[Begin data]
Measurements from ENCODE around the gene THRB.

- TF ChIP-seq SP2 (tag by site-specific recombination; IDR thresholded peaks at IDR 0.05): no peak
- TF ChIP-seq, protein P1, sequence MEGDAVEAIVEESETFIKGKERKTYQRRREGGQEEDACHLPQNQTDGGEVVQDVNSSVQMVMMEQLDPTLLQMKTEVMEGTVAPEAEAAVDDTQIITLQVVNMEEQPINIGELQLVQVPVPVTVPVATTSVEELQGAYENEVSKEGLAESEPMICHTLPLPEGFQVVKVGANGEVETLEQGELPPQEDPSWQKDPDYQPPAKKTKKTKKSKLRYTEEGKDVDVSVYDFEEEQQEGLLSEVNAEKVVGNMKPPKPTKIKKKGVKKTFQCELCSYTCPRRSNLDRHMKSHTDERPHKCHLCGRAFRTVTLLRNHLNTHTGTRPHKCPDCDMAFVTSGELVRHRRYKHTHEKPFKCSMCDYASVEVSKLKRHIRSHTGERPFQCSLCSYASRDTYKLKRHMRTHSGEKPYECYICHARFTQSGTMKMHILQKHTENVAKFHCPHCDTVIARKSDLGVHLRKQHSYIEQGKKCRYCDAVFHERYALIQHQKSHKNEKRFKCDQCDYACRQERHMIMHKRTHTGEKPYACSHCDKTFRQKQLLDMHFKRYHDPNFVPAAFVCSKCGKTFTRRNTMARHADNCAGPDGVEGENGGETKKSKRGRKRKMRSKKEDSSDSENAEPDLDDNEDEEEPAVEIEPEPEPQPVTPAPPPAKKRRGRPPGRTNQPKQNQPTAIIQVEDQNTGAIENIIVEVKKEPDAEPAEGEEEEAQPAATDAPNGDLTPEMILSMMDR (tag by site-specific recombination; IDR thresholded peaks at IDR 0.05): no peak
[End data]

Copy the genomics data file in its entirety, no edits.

Measurements from ENCODE around the gene THRB.

- TF ChIP-seq SP2 (tag by site-specific recombination; IDR thresholded peaks at IDR 0.05): no peak
- TF ChIP-seq, protein P1, sequence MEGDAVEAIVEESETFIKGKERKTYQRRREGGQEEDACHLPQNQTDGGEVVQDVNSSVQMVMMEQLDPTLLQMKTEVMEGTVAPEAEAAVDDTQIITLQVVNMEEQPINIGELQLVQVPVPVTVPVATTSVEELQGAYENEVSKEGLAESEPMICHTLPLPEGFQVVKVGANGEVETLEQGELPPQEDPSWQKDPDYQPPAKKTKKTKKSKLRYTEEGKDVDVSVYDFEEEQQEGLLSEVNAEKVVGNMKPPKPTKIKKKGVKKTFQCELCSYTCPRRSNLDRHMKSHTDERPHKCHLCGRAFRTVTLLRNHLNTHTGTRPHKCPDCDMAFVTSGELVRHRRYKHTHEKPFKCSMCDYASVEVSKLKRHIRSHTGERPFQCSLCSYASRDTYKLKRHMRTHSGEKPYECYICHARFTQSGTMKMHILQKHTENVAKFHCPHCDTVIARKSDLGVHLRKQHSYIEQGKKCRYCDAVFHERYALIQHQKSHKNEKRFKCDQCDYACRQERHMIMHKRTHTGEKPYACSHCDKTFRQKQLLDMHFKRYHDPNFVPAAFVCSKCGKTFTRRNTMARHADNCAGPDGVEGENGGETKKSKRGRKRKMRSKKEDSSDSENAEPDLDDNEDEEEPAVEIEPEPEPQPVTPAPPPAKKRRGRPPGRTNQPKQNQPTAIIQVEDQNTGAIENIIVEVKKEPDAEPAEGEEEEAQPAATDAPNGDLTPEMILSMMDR (tag by site-specific recombination; IDR thresholded peaks at IDR 0.05): no peak